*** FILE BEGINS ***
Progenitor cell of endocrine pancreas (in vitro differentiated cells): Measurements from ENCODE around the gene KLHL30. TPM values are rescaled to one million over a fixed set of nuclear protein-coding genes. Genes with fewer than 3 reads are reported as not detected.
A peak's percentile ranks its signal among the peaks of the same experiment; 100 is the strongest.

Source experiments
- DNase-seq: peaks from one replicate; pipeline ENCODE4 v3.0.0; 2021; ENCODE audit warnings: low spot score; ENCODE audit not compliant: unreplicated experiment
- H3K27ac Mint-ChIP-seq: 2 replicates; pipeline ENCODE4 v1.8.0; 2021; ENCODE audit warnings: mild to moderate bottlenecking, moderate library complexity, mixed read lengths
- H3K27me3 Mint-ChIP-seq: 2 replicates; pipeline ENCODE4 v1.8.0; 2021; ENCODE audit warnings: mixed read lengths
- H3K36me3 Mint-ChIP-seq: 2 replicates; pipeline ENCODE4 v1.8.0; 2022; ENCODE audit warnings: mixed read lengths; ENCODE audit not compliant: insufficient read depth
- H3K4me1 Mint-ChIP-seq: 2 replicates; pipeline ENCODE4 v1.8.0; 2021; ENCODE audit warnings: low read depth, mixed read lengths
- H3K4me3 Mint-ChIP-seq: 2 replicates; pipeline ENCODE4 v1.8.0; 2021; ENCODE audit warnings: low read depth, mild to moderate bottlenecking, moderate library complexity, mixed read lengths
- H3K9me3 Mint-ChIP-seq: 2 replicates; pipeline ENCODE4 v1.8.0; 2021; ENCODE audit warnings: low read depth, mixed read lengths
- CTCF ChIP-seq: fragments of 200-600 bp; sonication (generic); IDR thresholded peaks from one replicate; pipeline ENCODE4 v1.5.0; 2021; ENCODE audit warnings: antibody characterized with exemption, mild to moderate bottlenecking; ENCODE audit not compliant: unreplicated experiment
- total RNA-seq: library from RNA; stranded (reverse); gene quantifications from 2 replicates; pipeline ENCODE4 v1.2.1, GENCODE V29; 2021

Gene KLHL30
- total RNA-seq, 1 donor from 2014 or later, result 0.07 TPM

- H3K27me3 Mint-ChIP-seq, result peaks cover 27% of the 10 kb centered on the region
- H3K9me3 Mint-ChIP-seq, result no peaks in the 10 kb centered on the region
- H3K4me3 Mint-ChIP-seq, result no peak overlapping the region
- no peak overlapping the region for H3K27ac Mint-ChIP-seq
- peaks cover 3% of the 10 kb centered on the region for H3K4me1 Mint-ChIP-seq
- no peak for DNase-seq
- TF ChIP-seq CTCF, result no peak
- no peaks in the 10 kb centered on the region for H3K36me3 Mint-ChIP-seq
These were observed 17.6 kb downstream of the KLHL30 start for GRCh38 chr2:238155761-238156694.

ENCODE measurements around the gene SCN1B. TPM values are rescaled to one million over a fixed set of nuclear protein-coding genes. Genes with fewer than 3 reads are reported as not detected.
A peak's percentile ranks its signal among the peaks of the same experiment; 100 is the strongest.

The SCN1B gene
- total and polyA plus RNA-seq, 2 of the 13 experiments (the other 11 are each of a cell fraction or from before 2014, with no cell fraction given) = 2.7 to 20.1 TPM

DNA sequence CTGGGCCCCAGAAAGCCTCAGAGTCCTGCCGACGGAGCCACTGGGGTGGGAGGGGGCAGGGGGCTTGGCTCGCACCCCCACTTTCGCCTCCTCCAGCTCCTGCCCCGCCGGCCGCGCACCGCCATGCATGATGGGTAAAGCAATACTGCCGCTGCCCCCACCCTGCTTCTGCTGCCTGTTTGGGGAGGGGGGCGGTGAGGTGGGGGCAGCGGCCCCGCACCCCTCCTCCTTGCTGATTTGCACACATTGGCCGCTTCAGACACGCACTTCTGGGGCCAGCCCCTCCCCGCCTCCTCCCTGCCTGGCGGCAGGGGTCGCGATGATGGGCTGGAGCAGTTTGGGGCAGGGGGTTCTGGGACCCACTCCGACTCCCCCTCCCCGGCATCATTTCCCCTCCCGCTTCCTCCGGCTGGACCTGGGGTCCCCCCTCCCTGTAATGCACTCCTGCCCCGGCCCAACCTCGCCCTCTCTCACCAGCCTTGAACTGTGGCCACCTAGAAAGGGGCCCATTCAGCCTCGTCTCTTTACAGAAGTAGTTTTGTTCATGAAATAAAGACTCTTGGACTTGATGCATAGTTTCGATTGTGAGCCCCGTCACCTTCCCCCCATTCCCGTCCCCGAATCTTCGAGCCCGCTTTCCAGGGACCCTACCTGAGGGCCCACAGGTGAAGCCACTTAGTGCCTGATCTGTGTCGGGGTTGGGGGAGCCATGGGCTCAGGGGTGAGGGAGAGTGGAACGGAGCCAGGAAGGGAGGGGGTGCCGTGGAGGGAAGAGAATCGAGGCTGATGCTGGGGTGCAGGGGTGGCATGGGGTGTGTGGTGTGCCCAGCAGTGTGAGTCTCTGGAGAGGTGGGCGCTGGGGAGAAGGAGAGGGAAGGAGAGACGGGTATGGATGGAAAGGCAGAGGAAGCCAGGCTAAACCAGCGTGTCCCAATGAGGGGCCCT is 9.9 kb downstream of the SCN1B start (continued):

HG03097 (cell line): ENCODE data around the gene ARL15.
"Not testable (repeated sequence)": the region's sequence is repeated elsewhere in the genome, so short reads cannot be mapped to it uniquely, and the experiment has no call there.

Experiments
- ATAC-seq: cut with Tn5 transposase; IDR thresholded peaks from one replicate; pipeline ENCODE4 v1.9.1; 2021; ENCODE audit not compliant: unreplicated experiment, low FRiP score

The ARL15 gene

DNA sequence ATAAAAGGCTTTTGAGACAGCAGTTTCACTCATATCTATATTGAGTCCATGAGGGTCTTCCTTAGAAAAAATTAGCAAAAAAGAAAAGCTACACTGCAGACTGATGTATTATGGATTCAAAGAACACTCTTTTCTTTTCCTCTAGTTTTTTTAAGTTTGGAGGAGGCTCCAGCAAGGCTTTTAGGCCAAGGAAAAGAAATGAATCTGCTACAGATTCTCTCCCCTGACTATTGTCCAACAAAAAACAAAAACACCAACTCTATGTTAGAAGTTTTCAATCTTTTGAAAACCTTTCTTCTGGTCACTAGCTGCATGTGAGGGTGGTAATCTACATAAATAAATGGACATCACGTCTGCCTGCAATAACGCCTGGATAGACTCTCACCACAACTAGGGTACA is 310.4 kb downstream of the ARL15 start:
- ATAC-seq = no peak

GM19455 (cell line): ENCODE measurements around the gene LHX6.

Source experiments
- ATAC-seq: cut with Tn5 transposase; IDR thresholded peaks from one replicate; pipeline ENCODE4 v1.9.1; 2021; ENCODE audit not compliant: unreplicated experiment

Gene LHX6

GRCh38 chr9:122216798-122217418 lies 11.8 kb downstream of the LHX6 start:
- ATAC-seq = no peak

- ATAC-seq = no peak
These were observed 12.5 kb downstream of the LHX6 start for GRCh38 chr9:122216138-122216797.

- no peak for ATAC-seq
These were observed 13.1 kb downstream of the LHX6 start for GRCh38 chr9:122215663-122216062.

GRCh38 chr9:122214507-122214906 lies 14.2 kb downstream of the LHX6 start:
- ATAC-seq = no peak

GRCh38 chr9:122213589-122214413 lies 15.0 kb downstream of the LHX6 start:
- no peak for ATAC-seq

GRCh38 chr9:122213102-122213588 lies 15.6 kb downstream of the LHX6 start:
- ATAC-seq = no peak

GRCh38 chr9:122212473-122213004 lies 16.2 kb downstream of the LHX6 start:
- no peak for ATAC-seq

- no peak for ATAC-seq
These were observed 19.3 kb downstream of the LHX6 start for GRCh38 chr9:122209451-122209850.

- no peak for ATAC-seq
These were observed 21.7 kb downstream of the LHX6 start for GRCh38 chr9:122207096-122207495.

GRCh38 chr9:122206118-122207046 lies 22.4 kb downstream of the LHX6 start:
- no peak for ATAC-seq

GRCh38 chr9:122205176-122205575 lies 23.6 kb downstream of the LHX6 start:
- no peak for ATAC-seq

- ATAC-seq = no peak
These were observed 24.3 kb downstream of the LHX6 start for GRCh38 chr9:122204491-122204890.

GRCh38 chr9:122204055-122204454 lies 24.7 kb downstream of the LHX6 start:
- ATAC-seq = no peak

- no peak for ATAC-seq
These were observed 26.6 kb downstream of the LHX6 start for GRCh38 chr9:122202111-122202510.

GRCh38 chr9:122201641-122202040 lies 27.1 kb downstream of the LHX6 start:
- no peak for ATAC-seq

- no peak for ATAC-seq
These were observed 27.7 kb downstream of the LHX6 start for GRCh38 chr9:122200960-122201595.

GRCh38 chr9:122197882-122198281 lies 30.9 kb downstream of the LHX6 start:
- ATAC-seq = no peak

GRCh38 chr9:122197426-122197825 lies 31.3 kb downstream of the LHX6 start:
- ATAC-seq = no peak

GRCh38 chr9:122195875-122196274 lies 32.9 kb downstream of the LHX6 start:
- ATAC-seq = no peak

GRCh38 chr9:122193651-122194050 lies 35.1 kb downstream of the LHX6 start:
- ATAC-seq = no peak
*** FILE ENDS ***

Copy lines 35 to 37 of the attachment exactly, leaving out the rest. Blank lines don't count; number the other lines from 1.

- ATAC-seq = no peak

GM19455 (cell line): ENCODE measurements around the gene LHX6.

Source experiments